Reprised and re-edited from a blog post published on Absolute Arts in December 2006
Ralph Waldo Emerson said, “Every artist was first an amateur.”
If you examine any professional artist who paid the bills from their creative output in his or her lifetime, you’ll find each of them more than made peace with making commerce, they embraced it. Most were or are salespeople in their own right. Not necessarily the quintessential back slapping variety, but at least someone who could be counted on to explain the work in a compelling fashion even if it meant getting out of their introspective comfort zone for a time. A few may have had family, friends or management to take on the marketing duties for them, but most were involved in the process of getting their art to market.
It’s no different for actors or writers. Part of the gig is press junkets, media exposure, book signings, author parties, etc. While fun and glamorous to a point, they are wearisome, repetitive and time-consuming tasks each necessary to help generate enthusiasm for the work. In other words, to get people to buy. If no one talks up the book or movie, no one is going to see it. To get the early adopters on board, you have to beat the bush.
To some, there is shame in embracing commerce because to them it violates the quaint overrated sappy notion of the starving artist. To my mind, starving is a bleak situation that cannot possibly help the creative process… lead eating mad geniuses aside. That doesn’t mean a well fed artist can’t be hungry. Virtually every “known” artist got that way in part by being hungry. But it was not hunger for food; their hunger was for recognition and validation. Ambition is what fuels such hunger. Consider that a well fed successful artist can do worlds of good with celebrity and money. What is wrong with that?
Someone emailed me recently (November 2006) to say they had seen a quote from my book, How to Profit from the Art Print Market, posted on blog penned by artist, EC (Lisa) Stewart, aka Creative Goddess. Lisa’s post is apropos for this blog as well:Continue reading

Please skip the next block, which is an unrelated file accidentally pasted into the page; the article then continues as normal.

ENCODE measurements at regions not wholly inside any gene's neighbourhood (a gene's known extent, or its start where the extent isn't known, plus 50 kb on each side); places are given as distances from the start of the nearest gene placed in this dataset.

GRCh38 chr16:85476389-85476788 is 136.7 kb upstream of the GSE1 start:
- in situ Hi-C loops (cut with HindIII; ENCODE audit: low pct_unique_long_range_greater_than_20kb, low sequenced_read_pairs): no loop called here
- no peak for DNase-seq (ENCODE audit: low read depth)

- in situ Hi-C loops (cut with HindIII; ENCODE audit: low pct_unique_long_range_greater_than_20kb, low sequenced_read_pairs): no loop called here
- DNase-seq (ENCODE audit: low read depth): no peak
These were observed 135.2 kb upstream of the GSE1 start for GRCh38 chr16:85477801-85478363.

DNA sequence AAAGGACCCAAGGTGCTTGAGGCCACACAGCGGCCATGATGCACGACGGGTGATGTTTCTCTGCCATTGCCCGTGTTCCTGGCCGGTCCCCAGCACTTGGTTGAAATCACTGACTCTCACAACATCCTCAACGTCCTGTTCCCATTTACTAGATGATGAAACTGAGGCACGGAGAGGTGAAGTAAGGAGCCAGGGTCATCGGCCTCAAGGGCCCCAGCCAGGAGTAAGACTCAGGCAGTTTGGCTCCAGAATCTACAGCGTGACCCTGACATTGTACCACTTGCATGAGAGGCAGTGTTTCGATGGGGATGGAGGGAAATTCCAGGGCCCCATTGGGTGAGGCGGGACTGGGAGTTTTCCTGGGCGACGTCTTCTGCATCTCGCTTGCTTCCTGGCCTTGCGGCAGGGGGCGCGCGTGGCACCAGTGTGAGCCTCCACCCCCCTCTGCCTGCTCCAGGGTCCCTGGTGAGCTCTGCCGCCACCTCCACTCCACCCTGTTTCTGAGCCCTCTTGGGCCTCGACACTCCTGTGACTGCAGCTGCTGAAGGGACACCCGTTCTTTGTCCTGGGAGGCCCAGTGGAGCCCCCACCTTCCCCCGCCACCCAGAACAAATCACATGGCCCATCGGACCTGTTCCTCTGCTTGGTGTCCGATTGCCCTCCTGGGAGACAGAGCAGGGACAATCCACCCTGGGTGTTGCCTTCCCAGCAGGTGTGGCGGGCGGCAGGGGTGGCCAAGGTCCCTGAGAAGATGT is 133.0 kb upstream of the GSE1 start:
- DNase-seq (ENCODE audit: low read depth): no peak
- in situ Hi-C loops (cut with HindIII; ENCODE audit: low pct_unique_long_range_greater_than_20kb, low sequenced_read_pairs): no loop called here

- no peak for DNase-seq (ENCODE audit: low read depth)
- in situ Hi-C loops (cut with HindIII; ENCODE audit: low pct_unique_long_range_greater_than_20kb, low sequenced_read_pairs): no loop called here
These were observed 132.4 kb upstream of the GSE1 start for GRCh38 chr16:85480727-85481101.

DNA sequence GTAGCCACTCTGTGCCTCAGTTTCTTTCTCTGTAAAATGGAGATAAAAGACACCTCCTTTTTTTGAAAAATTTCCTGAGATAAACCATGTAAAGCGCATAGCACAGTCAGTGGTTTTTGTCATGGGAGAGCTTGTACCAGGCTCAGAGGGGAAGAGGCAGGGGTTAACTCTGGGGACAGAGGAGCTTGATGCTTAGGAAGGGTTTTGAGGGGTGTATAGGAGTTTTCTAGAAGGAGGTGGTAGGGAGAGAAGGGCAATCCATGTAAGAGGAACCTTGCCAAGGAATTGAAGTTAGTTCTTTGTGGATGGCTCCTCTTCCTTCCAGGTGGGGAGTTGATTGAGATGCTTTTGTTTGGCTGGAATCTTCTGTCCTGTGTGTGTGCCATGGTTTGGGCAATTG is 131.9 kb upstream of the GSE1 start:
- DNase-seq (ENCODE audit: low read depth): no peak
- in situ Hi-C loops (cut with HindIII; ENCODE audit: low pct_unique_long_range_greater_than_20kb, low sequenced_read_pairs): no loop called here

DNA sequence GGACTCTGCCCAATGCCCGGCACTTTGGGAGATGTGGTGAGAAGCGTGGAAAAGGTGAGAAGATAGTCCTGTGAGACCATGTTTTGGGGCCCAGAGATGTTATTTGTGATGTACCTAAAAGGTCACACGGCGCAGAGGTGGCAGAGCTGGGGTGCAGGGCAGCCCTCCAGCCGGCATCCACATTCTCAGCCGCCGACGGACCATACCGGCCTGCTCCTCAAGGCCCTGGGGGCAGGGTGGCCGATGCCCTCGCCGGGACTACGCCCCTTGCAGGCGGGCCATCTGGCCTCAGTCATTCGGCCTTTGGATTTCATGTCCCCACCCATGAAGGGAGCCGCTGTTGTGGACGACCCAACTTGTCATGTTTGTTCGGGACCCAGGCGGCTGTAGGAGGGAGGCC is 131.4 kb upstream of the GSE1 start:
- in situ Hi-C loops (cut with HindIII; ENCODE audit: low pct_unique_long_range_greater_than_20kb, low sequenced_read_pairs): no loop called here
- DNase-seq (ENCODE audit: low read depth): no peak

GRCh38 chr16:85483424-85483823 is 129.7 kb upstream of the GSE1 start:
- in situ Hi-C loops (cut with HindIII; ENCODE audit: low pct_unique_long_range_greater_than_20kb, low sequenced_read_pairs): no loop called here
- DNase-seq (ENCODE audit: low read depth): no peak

New Capitalism, the Future of Tradeshows (Part Three)
I assume there will be another ArtExpo Vegas show next year. That said it’s doubtful, unless the economy magically revs beyond wildest expectations, a majority of exhibitors this year will invest more heavily in it next year. There was plenty of guessing about how the results of this show would affect the ArtExpo New York show, little of it with a positive vibe. That is, West Coast artists and publishers tired of the travel and expense of going to New York would love to have a viable show in the region. The question for them now is do they continue with the headaches and expense of distant travel to New York, or do they speculate hoping Vegas will grow into something more promising?
Regarding speculation, the rumor persists show owner, Summit Business Media LLC, has its art and framing properties on the block or has advanced to negotiation on a sale. Given the art & framing group is the equivalent of a redheaded stepchild among the financial media properties owned, being pursued and assembled by the still relatively new self-styled financial services media business, it seems a reasonable guess.
Rumors Even in the Best of Times Run Rampant
Such rumors gain credibility when there have been no public statements from the ownership to indicate otherwise, or that it has long range plans for its art and framing properties. Whenever a vacuum exists, rumors rush in to fill the void. In this case, they look to be more on the accurate than the wild side to many observers. Time will tell as an entire industry waits to learn what will become of flagship shows and magazines that help form and lead it.
Tradeshows are designed to be opportunities to write new business and make new contacts for exhibitors. Over time, this model for art & framing tradeshows has evolved into less selling opportunities, but has remained viable for opening new accounts. Decor Expo New York was such a show, especially for meeting international buyers. However, as buyer levels dropped and expenses continued to rise, exhibitors began to abandon ship and ultimately caused this cornerstone show to come to a sad and somewhat surprising end after more than 25 years.Continue reading
The New Millennium Brings Change and New Challenges to the Industry
The early years of the 21st century set the stage for major changes within the industry. For example, against a trend of declining trade magazine ad pages, the industry witnessed the largest shows ever. There was the demise of the PPFA (Professional Picture Framers Association) shows as stand alone entities, and the rise and success of the industry’s only regional framing and art show in the form of the West Coast Art & Frame show. 1999 brought the sale of the Commerce Publishing Company’s ABC (Art Buyer’s Caravan), Galeria and Frame-o-rama show and DECOR magazine to Pfingsten Publishing LLC.
The Commerce Publishing Company sale to Pfingsten Publishing LLC led to its acquisition of Advanstar Communications’ ArtExpo shows, Art Business News magazine and other related media and show properties. The Pfingsten’s ownership also brought the end of CPC’s regional art & framing tradeshows. Deemed marginally profitable and contracting in size, the new investment firm owner cancelled shows in California, Orlando, Dallas, Louisville and rotating shows elsewhere. The closing of these shows was an early indication of both changing market conditions and different management philosophy.Continue reading